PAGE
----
I spend 2 - 2.5 hours each day commuting to and from work, and I have plenty of time to think about things.
One thing I have been thinking about is that I have never seen anyone use liquid as a way to keep a robot level. I can't imagine that I am the only one to think of this; people must have looked into it and discarded it as a solution, or we would have three of these on our workbenches right now. Or am I onto something really, truly original?
My thought was why not have two little u-shaped pieces of clear tubing at 90 degree angles to each other, with a slightly viscous, but not too viscous liquid which would be colored black, so no light or very little light could get through. Where the lines meet across the U of the tubing will indicate that the sensor is flat. Use a total of four light detecting resistors and four leds (could use IR as well, but would need to research a "clear" and opaque materials to IR) placed at the tubing right where it would be perfectly level. It would take some fiddling with the positioning, some resistors on the LDRs, (maybe a voltage regulator chip or some such to ensure constant voltage from supply to get rid of bounce) to get about 50% on pwm or analog value. As the bot tips one way or another, the ldr values would change and your angle to the ground could be pretty accurately calculated.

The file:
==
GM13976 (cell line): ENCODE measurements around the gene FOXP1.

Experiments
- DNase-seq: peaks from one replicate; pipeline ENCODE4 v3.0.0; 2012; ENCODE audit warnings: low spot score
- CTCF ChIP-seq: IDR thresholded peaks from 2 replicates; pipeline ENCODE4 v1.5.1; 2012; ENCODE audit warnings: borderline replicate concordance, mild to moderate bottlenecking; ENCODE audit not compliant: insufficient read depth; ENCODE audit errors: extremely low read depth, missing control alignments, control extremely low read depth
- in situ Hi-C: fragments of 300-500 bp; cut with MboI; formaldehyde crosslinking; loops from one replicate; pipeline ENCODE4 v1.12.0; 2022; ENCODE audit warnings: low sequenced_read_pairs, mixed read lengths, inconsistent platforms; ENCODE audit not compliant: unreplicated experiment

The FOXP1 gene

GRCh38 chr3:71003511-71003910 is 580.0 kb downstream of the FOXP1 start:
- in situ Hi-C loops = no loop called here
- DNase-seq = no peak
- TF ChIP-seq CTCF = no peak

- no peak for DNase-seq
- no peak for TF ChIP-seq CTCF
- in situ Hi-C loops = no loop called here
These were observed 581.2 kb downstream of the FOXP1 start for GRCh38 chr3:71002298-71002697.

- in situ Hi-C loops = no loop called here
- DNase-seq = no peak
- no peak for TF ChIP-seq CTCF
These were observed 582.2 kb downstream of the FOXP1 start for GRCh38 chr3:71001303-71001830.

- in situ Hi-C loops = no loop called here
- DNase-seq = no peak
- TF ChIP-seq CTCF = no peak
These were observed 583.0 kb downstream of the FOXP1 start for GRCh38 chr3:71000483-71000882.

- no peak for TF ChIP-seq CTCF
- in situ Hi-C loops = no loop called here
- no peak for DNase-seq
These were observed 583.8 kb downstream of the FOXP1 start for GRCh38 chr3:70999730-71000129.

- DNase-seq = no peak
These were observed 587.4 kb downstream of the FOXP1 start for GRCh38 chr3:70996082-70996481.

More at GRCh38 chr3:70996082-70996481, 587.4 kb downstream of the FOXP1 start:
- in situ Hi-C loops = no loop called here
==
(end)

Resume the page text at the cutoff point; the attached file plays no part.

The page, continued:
I think water would be too "watery" or allow too much bounce as the bot moved, but something a bit thicker might work kind of like what is in well, a construction level. Although, the thicker the liquid, the slower the reaction. It would be something fiddly to get this all working no doubt.
One might be able to use lasers as well using the same principles.
Anyways, has anyone tried this or know a good reason why this wouldn't work? Ideas and suggestions? This might be fun to try sometime.